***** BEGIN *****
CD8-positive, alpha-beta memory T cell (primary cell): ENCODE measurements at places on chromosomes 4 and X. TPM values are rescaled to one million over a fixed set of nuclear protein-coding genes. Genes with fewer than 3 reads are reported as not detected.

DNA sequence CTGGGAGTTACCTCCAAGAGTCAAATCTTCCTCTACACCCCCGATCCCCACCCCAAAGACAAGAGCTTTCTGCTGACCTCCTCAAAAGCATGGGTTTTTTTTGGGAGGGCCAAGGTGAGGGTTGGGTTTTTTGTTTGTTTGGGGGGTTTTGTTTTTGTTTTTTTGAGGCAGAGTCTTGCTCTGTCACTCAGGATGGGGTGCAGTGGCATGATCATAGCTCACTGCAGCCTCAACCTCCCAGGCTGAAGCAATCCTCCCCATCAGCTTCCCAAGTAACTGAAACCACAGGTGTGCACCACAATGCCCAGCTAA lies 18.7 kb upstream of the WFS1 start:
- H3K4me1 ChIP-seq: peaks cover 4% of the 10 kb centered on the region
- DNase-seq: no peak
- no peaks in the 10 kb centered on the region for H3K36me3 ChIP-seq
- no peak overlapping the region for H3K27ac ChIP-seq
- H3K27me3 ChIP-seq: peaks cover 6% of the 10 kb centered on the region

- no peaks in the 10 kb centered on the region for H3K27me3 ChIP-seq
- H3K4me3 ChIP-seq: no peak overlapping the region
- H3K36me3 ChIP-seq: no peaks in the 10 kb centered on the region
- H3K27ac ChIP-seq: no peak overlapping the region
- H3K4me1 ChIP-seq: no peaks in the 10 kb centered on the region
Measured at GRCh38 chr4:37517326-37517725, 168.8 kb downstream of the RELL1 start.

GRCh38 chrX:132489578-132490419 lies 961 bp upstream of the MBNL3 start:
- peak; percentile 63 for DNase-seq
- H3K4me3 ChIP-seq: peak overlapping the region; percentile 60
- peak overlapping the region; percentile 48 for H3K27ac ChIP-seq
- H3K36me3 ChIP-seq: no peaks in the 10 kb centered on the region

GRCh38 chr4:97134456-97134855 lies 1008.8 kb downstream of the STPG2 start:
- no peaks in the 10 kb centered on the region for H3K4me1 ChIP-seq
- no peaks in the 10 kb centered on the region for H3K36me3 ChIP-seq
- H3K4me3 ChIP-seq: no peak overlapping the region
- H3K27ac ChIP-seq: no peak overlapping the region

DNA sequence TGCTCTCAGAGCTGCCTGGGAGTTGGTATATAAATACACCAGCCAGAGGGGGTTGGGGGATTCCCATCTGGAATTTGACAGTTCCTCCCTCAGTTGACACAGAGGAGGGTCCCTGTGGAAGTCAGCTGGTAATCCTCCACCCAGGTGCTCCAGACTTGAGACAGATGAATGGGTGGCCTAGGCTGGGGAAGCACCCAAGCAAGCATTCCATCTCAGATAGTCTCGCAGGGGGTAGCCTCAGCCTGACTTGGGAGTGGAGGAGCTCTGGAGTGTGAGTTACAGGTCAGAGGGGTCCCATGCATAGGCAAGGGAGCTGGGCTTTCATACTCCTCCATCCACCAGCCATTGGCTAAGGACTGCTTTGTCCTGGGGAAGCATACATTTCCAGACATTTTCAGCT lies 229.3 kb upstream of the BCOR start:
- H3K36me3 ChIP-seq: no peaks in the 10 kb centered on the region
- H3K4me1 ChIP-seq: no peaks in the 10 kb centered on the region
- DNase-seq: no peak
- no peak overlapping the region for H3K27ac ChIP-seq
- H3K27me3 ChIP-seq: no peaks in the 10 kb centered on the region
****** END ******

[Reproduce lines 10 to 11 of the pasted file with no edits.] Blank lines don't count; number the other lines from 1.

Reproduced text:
- H3K36me3 ChIP-seq: no peaks in the 10 kb centered on the region
- H3K27ac ChIP-seq: no peak overlapping the region